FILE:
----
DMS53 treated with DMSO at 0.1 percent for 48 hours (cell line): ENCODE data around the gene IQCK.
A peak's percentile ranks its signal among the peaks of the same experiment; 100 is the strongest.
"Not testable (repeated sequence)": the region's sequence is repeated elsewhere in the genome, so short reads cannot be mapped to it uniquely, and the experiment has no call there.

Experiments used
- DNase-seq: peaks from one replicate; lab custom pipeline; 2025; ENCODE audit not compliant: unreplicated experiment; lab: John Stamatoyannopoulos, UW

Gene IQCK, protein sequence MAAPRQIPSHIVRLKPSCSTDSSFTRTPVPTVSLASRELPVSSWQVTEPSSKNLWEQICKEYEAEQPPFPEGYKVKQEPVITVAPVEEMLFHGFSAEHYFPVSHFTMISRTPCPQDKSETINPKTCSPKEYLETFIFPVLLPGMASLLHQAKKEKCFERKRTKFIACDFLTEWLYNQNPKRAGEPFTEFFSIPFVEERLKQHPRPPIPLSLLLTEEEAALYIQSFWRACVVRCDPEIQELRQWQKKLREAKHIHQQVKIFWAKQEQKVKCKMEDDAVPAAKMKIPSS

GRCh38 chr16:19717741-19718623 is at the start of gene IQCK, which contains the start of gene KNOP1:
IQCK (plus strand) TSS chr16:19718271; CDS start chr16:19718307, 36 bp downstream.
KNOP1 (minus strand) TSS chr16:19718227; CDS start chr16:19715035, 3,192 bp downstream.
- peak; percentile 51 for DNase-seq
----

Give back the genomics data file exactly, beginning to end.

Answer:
DMS53 treated with DMSO at 0.1 percent for 48 hours (cell line): ENCODE data around the gene IQCK.
A peak's percentile ranks its signal among the peaks of the same experiment; 100 is the strongest.
"Not testable (repeated sequence)": the region's sequence is repeated elsewhere in the genome, so short reads cannot be mapped to it uniquely, and the experiment has no call there.

Experiments used
- DNase-seq: peaks from one replicate; lab custom pipeline; 2025; ENCODE audit not compliant: unreplicated experiment; lab: John Stamatoyannopoulos, UW

Gene IQCK, protein sequence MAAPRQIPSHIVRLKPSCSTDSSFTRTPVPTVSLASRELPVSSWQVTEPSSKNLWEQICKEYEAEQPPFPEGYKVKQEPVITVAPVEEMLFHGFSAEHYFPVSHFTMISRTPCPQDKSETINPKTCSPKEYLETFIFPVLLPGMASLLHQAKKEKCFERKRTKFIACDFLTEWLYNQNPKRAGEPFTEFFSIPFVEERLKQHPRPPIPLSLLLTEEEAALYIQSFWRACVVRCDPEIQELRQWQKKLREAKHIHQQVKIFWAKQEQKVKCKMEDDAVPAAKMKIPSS

GRCh38 chr16:19717741-19718623 is at the start of gene IQCK, which contains the start of gene KNOP1:
IQCK (plus strand) TSS chr16:19718271; CDS start chr16:19718307, 36 bp downstream.
KNOP1 (minus strand) TSS chr16:19718227; CDS start chr16:19715035, 3,192 bp downstream.
- peak; percentile 51 for DNase-seq